You’re not sure exactly why, but your little one’s meal time is not going as smoothly as you would like it to be. Whether your baby is rejecting certain food, or refusing to feed at a certain time in a day, it’s common for babies to refuse food from time to time.
The first few weeks of starting solid foods is often a series of hit and miss for most parents and babies, so try not to worry too much. That said, if your baby is refusing to eat all types of food altogether over a prolonged period of time, it’s time to get professional advice from your paediatrician as soon as possible.
In general situations, there are a few common reasons why your baby could be rejecting solid foods. See if any of these sounds familiar to you and observe if your baby’s appetite improve after you make the changes:
1. Your baby is not hungry, or too hungry
While these are two completely opposite situations, they tend to bring you the same outcome — a fussy baby who is refusing to eat solids. Babies who just get started with solids need breast milk to complement their diet, but how much milk you feed your baby and when you feed them can all affect their appetite for solid foods.
For instance, if you offer your baby solids right after breastfeeding or bottle-feeding them, they might still be full from the milk. So after you feed your baby milk, try to give them some time to develop an appetite for solids, 30 to 60 minutes is generally a good gap.
On the other hand, try to make sure your baby is not too hungry when you offer them solid foods, as the hunger might cause them to be too impatient and fussy to try new foods.
2. Your baby is too tired to eat
The right timing matters too when it comes to introducing solids to your baby. If you offer your baby solids when they are feeling tired, they are likely to be disinterested or become fussy. So it’s a good idea to feed them solids after their nap or when they are feeling alert and happy.
Also, try to keep your baby’s mealtime within 20 minutes, as long mealtimes might make your baby feel bored and impatient.
3. Your baby doesn’t like the texture or the taste of the food
Just like adults, babies have their own preference for food texture. Some babies prefer soft finger foods, while some prefer purees, so try to offer your baby a variety of food with different textures and observe your baby’s liking for them.
In terms of taste, babies generally prefer sweet foods, so it may take longer for them to get used to foods with bitter or sour taste, such as certain vegetables and fruits. However, it’s important for your baby to have a well-balanced diet with a variety of food, so try not to just offer them what they like. Try offering your little one a variety of foods, and keep an open mind to offer them a new food several times before they accept it.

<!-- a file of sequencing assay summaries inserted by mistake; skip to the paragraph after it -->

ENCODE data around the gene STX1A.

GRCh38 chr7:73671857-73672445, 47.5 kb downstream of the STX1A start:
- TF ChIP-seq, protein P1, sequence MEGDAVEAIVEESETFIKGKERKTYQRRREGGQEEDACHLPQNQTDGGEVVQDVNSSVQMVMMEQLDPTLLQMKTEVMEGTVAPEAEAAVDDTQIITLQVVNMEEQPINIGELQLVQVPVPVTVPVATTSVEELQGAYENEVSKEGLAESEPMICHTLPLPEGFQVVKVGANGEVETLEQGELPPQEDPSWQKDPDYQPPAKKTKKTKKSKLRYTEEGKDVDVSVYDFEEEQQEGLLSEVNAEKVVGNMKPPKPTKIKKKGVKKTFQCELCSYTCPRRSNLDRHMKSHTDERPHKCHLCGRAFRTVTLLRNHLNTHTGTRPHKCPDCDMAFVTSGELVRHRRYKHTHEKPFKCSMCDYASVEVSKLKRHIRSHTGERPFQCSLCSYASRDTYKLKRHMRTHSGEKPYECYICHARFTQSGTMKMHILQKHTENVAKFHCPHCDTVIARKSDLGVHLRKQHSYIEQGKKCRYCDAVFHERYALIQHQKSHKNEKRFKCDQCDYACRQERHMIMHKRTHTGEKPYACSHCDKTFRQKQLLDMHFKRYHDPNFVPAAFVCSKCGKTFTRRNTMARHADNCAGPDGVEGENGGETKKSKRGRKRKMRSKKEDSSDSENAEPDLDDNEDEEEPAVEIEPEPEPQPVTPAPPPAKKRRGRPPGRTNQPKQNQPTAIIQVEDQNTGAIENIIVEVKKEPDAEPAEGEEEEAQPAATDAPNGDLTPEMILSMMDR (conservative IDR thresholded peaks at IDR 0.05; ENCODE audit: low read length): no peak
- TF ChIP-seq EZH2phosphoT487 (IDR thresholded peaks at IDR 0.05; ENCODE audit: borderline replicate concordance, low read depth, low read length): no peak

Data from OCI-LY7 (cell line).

4. Your baby is distracted
Baby Shark during mealtime, anyone? If you can relate, you’re not the only parent who is doing this. Nowadays, it’s common for parents to use smart devices as a way to keep their baby sitting still during mealtime. However, when there are too many distractions, whether from screens, musics, toys, or people, your baby may become too distracted to focus on their food. Not to mention it might cause your baby to become dependent on certain items to enjoy their food, for example, your baby might become reluctant to eat unless you play his favourite nursery rhyme.
While it requires a bit of time and patience, try to create a healthy eating environment that is free of distraction for your baby. This helps them to stay focused on exploring new taste and texture of their food and learn to enjoy them.
5. Your baby is feeling unwell
Last but not least, your baby might be refusing to feed because they are not feeling well. Some common reasons might be due to teething, or constipation and a gassy stomach from having certain foods. Remember to bring your baby to the doctor immediately if your baby’s condition doesn’t improve with home remedies.
Meanwhile, for teething babies, instead of completely leaving out solids in their diet, you can try switching to more soothing foods such as yogurt, bananas and sweet fruit puree.
Other than illness, other reasons such as a baby seat that is too tight, or a soiled diaper may cause your baby to feel uncomfortable and lose the patience for solid foods. Hence, it also helps for you to make sure that they are in a comfortable state during their mealtime.
More Tips For Your Baby’s Easy Transition into Solids
Feeling ready to feed your baby solids again? Here’s a few more tips for you before you go:
- Create a meal routine: Feeding your baby at a fixed time everyday helps them get prepared for it and get used to it easier.
- Be patient with your baby: Take things slow and don’t rush or force your baby when they refuse to eat. A stress-free mealtime helps them to enjoy their food better.
- Try again later: When your baby refuses to eat solids, give him milk and try giving him solids again for their next meal.
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